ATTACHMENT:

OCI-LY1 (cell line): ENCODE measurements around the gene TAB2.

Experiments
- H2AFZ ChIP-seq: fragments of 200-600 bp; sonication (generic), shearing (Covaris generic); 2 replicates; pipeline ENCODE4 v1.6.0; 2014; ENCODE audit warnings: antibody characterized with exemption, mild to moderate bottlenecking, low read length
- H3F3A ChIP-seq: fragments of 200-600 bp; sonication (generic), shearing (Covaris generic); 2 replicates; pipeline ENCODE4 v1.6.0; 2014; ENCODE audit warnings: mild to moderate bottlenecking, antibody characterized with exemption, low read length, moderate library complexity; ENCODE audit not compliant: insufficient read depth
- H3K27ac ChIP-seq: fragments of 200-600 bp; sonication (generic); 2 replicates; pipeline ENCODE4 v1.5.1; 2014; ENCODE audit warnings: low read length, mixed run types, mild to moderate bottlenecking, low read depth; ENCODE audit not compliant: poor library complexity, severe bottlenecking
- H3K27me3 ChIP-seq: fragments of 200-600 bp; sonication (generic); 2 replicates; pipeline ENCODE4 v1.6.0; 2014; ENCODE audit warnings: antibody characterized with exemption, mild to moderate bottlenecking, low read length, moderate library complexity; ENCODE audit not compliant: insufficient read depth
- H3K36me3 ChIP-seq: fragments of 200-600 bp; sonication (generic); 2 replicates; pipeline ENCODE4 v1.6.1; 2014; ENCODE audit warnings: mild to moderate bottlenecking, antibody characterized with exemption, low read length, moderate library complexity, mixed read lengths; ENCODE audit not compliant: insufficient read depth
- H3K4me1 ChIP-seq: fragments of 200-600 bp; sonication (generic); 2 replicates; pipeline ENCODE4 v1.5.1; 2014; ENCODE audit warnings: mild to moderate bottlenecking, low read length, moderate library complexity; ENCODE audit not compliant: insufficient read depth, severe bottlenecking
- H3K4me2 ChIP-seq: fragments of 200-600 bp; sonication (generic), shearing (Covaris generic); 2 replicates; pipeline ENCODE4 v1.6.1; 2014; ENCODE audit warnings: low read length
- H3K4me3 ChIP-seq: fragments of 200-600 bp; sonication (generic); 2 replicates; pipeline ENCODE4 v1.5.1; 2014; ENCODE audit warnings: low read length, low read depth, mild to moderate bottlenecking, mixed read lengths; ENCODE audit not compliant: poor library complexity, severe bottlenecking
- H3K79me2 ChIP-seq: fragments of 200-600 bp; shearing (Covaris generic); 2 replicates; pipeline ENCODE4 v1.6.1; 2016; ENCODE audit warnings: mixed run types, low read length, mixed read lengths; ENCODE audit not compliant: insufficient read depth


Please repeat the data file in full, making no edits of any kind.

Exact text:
OCI-LY1 (cell line): ENCODE measurements around the gene TAB2.

Experiments
- H2AFZ ChIP-seq: fragments of 200-600 bp; sonication (generic), shearing (Covaris generic); 2 replicates; pipeline ENCODE4 v1.6.0; 2014; ENCODE audit warnings: antibody characterized with exemption, mild to moderate bottlenecking, low read length
- H3F3A ChIP-seq: fragments of 200-600 bp; sonication (generic), shearing (Covaris generic); 2 replicates; pipeline ENCODE4 v1.6.0; 2014; ENCODE audit warnings: mild to moderate bottlenecking, antibody characterized with exemption, low read length, moderate library complexity; ENCODE audit not compliant: insufficient read depth
- H3K27ac ChIP-seq: fragments of 200-600 bp; sonication (generic); 2 replicates; pipeline ENCODE4 v1.5.1; 2014; ENCODE audit warnings: low read length, mixed run types, mild to moderate bottlenecking, low read depth; ENCODE audit not compliant: poor library complexity, severe bottlenecking
- H3K27me3 ChIP-seq: fragments of 200-600 bp; sonication (generic); 2 replicates; pipeline ENCODE4 v1.6.0; 2014; ENCODE audit warnings: antibody characterized with exemption, mild to moderate bottlenecking, low read length, moderate library complexity; ENCODE audit not compliant: insufficient read depth
- H3K36me3 ChIP-seq: fragments of 200-600 bp; sonication (generic); 2 replicates; pipeline ENCODE4 v1.6.1; 2014; ENCODE audit warnings: mild to moderate bottlenecking, antibody characterized with exemption, low read length, moderate library complexity, mixed read lengths; ENCODE audit not compliant: insufficient read depth
- H3K4me1 ChIP-seq: fragments of 200-600 bp; sonication (generic); 2 replicates; pipeline ENCODE4 v1.5.1; 2014; ENCODE audit warnings: mild to moderate bottlenecking, low read length, moderate library complexity; ENCODE audit not compliant: insufficient read depth, severe bottlenecking
- H3K4me2 ChIP-seq: fragments of 200-600 bp; sonication (generic), shearing (Covaris generic); 2 replicates; pipeline ENCODE4 v1.6.1; 2014; ENCODE audit warnings: low read length
- H3K4me3 ChIP-seq: fragments of 200-600 bp; sonication (generic); 2 replicates; pipeline ENCODE4 v1.5.1; 2014; ENCODE audit warnings: low read length, low read depth, mild to moderate bottlenecking, mixed read lengths; ENCODE audit not compliant: poor library complexity, severe bottlenecking
- H3K79me2 ChIP-seq: fragments of 200-600 bp; shearing (Covaris generic); 2 replicates; pipeline ENCODE4 v1.6.1; 2016; ENCODE audit warnings: mixed run types, low read length, mixed read lengths; ENCODE audit not compliant: insufficient read depth